With respect to the July 2009 “Report of the Independent Investigator into the 2008 Listeriosis Outbreak” (Weatherhill Report), what progress has the Canadian Food Inspection Agency made as concerns each of the report’s 57 recommendations?

Question No. 408
Questions on the Order Paper
Routine Proceedings

12:10 p.m.

Battlefords—Lloydminster
Saskatchewan

Conservative

Gerry Ritz Minister of Agriculture and Agri-Food and Minister for the Canadian Wheat Board

Mr. Speaker, in the summer of 2008, an outbreak of food-borne illness caused by the presence of listeria in ready-to-eat meat resulted in 191 recalls, 57 reported cases of listeriosis and the deaths of 23 Canadians. The Government of Canada immediately put in place preventative measures and launched reviews to find ways to reduce the risk of similar outbreaks in the future. The government also appointed an independent investigator, Sheila Weatherill, to examine the factors that contributed to the 2008 outbreak. In July 2009, the independent investigator submitted a report, the Weatherill report, which identified gaps in the food safety system and put forward 57 recommendations to minimize the risk of a similar outbreak in the future.

In September 2009, the government announced that it would act on all of the recommendations in the Weatherill report and committed $75M over three years to the Canadian Food Inspection Agency, CFIA; Health Canada, HC; and the Public Health Agency of Canada, PHAC, to improve the government’s ability to prevent, detect and respond to food-borne illness outbreaks.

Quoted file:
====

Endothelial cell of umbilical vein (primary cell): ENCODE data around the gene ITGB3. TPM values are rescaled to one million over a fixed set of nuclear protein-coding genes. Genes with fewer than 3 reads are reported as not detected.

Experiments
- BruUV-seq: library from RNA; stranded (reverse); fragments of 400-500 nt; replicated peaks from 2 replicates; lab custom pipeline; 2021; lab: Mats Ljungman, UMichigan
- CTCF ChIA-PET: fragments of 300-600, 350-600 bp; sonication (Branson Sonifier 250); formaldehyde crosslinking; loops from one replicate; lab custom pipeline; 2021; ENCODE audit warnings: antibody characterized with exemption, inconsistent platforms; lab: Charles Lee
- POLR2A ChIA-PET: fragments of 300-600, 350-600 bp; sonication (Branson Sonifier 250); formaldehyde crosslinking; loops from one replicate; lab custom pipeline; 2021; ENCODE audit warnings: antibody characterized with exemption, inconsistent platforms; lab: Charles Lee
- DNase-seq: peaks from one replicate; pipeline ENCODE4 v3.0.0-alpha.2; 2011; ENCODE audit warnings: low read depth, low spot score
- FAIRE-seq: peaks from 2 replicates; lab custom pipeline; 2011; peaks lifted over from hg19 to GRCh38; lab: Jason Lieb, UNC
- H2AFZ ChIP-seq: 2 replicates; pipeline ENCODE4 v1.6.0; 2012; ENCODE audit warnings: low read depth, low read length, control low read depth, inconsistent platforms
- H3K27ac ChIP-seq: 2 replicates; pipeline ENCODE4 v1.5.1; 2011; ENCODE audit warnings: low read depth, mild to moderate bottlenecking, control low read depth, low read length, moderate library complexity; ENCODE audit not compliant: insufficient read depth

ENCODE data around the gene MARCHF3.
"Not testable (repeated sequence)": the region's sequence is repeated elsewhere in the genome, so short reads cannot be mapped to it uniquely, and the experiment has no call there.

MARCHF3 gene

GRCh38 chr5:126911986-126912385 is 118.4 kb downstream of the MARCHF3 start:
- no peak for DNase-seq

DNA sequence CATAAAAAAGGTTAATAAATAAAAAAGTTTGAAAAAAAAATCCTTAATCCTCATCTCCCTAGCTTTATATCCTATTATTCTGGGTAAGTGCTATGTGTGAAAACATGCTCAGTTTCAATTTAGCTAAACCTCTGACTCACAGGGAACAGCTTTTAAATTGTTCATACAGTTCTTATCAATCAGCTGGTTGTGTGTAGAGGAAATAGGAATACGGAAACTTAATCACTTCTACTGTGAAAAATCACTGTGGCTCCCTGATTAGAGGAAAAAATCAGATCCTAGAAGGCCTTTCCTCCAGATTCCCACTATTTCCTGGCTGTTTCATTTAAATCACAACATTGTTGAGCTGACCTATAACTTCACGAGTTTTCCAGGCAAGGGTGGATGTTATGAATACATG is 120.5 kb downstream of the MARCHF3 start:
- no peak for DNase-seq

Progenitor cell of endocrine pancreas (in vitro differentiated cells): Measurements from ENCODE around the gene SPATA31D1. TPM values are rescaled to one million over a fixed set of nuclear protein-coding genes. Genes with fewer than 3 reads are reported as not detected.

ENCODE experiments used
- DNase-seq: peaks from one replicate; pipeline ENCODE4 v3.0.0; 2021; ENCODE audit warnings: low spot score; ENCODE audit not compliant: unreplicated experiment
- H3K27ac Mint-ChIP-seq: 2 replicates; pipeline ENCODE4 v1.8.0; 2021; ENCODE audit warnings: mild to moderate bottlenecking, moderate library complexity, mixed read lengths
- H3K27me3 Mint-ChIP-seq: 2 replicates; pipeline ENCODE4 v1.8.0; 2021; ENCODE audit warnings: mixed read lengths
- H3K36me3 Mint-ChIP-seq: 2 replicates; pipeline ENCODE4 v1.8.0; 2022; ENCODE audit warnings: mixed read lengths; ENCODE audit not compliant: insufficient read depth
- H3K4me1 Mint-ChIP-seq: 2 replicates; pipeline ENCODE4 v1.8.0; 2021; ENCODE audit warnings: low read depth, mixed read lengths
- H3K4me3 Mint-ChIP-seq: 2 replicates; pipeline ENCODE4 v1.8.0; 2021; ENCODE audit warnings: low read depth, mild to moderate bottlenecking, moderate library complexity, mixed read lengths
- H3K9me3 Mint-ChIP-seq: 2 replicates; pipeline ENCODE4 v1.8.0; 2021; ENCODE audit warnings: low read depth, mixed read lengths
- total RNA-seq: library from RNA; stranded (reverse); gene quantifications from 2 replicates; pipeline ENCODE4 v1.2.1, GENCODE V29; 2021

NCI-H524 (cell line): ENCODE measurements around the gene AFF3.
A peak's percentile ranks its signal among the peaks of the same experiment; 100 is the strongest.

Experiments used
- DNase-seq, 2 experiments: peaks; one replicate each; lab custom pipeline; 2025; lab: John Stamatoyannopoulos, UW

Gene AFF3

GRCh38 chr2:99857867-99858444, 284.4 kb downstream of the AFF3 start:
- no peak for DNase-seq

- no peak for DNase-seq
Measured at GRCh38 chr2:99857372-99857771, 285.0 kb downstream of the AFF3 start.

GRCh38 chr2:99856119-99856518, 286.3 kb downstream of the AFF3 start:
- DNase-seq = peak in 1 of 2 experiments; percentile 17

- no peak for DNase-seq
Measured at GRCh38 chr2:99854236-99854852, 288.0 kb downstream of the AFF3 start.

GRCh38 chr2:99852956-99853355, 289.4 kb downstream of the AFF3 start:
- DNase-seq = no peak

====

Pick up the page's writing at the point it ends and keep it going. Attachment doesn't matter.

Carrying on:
To date, considerable action has been taken, as outlined in the government’s reports, “Progress on Food Safety,” of March 2010, October 2010, and June 2011; and the “Final Report to Canadians”, December 2011.

Budget 2011 allocated $100 million over five years to the CFIA to improve inspection capacity. This initiative will also enable the CFIA to complete the outstanding recommendations that pertain to equipping inspectors with modern technology, training of inspectors, and the development of an integrated laboratory network proposal. These investments build on the government’s 2009 investment of $75 million to implement the Weatherill recommendations and the 2008 commitment of $489.5 million over five years in the food and consumer safety action plan.

For more detailed information, please refer to the report entitled “Action on Weatherill Recommendations to Strengthen the Food Safety System: Final Report to Canadians”. This report was posted on the government’s food safety portal, www.foodsafety.gc.ca, on December 19, 2011.

Questions Passed as Orders for Returns
Routine Proceedings

12:10 p.m.

Regina—Lumsden—Lake Centre
Saskatchewan

Conservative

Tom Lukiwski Parliamentary Secretary to the Leader of the Government in the House of Commons

Furthermore, Mr. Speaker, if a supplementary response to Question No. 398, originally tabled on January 30, 2012, as well as Question No. 407 could be made orders for returns, these returns would be tabled immediately.

Questions Passed as Orders for Returns
Routine Proceedings

12:10 p.m.

Conservative

The Acting Speaker Barry Devolin

Is that agreed?

Questions Passed as Orders for Returns
Routine Proceedings

12:10 p.m.

Some hon. members

Agreed.